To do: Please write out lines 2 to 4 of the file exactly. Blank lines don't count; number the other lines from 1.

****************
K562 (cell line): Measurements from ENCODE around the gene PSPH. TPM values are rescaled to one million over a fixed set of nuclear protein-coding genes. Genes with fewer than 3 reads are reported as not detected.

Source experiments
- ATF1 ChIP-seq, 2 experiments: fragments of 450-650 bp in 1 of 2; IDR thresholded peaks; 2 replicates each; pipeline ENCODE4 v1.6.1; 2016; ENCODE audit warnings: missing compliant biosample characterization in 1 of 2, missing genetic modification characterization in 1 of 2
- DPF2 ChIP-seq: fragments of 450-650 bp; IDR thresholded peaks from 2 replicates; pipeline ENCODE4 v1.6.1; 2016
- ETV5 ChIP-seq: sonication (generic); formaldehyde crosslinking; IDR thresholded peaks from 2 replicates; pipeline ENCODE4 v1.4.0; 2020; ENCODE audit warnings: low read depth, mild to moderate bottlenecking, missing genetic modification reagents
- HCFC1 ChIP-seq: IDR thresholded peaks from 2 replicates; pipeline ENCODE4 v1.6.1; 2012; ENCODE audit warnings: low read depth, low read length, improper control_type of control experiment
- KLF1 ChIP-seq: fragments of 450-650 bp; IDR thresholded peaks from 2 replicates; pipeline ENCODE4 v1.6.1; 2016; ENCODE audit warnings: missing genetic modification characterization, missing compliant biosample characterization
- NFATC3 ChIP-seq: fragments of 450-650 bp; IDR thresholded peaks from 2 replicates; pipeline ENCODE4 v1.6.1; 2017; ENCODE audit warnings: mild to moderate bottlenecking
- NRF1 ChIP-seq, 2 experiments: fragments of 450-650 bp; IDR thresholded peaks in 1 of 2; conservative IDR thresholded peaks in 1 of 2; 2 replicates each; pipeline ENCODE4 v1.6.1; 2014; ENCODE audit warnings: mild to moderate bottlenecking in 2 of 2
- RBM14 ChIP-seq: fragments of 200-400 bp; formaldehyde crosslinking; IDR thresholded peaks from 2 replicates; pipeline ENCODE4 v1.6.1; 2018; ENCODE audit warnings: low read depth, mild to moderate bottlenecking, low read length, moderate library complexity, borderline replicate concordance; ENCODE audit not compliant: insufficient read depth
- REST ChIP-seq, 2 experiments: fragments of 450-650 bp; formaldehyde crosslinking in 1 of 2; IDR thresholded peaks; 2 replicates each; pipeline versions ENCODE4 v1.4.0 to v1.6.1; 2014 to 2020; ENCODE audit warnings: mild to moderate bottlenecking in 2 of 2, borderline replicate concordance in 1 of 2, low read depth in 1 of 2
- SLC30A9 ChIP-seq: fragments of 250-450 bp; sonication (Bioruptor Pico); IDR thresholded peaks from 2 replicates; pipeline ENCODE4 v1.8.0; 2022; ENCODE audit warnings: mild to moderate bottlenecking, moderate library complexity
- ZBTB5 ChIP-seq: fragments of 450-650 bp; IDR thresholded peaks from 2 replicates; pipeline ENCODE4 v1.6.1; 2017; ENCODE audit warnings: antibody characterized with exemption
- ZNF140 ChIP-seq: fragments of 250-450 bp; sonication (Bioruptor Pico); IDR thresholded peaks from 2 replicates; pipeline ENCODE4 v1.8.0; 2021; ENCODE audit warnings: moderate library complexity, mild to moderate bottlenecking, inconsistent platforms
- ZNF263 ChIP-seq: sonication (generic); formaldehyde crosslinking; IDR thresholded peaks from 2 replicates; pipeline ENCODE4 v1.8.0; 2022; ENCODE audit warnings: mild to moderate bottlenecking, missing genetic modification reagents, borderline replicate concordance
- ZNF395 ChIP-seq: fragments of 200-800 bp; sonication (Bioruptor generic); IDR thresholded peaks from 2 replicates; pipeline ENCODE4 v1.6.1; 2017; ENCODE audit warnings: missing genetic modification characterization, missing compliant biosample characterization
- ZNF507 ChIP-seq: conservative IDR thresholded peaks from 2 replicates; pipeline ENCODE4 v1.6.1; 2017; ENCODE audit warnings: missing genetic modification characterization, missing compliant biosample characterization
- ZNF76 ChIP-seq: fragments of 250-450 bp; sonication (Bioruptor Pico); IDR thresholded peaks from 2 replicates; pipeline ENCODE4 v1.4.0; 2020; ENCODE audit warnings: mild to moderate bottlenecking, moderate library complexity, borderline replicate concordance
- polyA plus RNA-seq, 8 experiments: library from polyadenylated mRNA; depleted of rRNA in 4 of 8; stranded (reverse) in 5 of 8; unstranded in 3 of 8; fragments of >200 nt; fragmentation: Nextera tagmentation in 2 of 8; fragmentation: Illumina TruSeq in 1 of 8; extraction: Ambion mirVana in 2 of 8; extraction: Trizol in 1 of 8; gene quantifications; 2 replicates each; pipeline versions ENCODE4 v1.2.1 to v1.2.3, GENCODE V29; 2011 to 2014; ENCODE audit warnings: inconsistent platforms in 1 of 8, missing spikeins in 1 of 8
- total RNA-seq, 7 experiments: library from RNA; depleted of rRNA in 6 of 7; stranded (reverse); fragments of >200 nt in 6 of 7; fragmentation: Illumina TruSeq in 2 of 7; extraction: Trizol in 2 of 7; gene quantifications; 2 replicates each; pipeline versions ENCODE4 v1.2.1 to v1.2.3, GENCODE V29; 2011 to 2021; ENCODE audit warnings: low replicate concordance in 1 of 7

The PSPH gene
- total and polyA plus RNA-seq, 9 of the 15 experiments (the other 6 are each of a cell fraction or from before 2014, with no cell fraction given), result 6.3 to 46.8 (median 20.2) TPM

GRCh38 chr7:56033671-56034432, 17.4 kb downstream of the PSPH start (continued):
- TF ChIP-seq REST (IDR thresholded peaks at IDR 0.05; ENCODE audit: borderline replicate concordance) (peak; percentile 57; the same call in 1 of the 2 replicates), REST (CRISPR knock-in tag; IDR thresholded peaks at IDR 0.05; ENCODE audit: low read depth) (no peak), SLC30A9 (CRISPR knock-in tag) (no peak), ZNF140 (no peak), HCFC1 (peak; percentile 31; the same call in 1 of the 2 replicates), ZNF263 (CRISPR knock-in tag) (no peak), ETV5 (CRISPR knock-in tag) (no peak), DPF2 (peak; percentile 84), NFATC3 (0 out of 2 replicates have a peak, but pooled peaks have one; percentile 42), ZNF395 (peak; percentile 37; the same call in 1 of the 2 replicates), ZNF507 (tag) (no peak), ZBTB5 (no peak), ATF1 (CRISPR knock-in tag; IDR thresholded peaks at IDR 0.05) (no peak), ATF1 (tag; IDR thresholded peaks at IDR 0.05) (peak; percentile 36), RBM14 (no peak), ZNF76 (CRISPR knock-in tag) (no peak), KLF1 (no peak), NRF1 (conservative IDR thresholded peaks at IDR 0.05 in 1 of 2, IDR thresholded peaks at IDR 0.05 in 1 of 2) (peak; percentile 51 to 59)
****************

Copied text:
Source experiments
- ATF1 ChIP-seq, 2 experiments: fragments of 450-650 bp in 1 of 2; IDR thresholded peaks; 2 replicates each; pipeline ENCODE4 v1.6.1; 2016; ENCODE audit warnings: missing compliant biosample characterization in 1 of 2, missing genetic modification characterization in 1 of 2
- DPF2 ChIP-seq: fragments of 450-650 bp; IDR thresholded peaks from 2 replicates; pipeline ENCODE4 v1.6.1; 2016